Australian Parliament has passed a law that ‘forces’ social media giants Google and Facebook pay for news content.
The Australian Parliament on Thursday passed amendments to the News Media Bargaining Code.
Rod Sims, the competition regulator who drafted the code, said, “Happy that the amended legislation would address the market imbalance between Australian news publishers and the two gateways to the internet.”
“All signs are good,” Sims told Australian Broadcasting Corp.
“The purpose of the code is to address the market power that clearly Google and Facebook have. Google and Facebook need media, but they don’t need any particular media company, and that meant media companies couldn’t do commercial deals,” the Australian Competition and Consumer Commission chair added.
The changes would give digital platforms one month’s notice before they are formally designated under the code. That would give those involved more time to broker agreements before they are forced to enter binding arbitration arrangements.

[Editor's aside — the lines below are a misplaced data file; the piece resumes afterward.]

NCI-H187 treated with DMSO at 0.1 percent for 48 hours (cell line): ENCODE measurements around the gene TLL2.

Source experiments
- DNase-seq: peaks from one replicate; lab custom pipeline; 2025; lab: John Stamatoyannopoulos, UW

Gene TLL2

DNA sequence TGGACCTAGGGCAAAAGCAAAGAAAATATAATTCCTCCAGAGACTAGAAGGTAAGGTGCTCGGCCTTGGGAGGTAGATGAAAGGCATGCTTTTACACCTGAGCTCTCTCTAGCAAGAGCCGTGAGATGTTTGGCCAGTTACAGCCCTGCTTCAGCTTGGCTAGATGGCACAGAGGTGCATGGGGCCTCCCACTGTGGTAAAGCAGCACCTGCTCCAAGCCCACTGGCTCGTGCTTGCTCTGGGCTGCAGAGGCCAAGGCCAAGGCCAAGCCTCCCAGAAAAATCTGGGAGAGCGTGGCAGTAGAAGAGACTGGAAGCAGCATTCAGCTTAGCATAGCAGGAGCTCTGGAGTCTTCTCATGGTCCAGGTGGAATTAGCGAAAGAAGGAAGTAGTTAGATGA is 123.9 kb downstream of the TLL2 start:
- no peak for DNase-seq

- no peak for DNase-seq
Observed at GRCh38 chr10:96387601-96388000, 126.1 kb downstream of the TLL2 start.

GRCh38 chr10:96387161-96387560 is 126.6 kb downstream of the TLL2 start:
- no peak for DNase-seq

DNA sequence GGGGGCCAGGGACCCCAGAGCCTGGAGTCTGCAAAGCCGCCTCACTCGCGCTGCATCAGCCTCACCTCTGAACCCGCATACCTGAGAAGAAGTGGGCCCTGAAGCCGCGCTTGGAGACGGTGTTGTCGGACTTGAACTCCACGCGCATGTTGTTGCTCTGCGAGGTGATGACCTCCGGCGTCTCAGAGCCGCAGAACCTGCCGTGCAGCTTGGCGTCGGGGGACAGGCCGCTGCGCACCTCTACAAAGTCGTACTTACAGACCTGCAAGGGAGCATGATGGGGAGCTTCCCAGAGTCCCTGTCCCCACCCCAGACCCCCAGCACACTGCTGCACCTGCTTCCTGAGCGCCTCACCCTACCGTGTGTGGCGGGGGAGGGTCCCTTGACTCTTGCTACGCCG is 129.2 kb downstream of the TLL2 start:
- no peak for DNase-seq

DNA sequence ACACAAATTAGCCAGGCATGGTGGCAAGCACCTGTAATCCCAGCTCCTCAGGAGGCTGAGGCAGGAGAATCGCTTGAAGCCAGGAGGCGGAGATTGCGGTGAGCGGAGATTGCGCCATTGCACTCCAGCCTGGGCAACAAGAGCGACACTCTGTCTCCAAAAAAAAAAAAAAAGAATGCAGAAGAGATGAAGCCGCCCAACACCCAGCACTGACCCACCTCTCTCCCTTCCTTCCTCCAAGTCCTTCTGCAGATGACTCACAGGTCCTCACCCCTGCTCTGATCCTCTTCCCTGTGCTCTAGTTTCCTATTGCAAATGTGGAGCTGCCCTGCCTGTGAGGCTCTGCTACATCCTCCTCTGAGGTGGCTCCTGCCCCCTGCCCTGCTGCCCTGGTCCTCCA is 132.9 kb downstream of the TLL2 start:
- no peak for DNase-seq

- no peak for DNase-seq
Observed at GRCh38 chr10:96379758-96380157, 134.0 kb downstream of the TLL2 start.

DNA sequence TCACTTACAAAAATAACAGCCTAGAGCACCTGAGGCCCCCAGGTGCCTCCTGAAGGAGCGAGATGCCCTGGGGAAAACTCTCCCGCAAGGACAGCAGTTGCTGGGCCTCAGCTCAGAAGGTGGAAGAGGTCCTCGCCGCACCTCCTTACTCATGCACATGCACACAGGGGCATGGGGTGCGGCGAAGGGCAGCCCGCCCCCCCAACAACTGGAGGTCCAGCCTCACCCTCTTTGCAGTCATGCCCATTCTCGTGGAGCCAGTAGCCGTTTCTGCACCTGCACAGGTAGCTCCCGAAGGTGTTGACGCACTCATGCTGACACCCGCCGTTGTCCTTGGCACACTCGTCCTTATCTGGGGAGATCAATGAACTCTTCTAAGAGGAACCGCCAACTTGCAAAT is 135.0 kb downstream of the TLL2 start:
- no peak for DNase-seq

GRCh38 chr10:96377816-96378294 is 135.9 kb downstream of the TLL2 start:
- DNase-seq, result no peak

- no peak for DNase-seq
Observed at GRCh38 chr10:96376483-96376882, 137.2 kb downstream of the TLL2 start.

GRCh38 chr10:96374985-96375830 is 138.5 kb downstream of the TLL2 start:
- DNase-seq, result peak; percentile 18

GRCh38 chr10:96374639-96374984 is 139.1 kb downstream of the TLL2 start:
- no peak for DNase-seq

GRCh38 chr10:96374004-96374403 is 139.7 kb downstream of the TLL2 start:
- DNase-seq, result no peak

A statement on Tuesday by Campbell Brown, Facebook’s vice president for news partnerships, added that the deal allows the company to choose which publishers it will support, including small and local ones.
Meanwhile, Facebook has pledged to invest at least $1 billion (roughly Rs. 7,230 crore) to support journalism over the next three years as the social media giant defended its handling of a dispute with Australia over payments to media organisations.
Nick Clegg, head of global affairs, said in a statement that the company stands ready to support news media while reiterating its concerns over mandated payments.
“Facebook is more than willing to partner with news publishers,” Clegg said after Facebook restored news links as part of a compromise with Australian officials.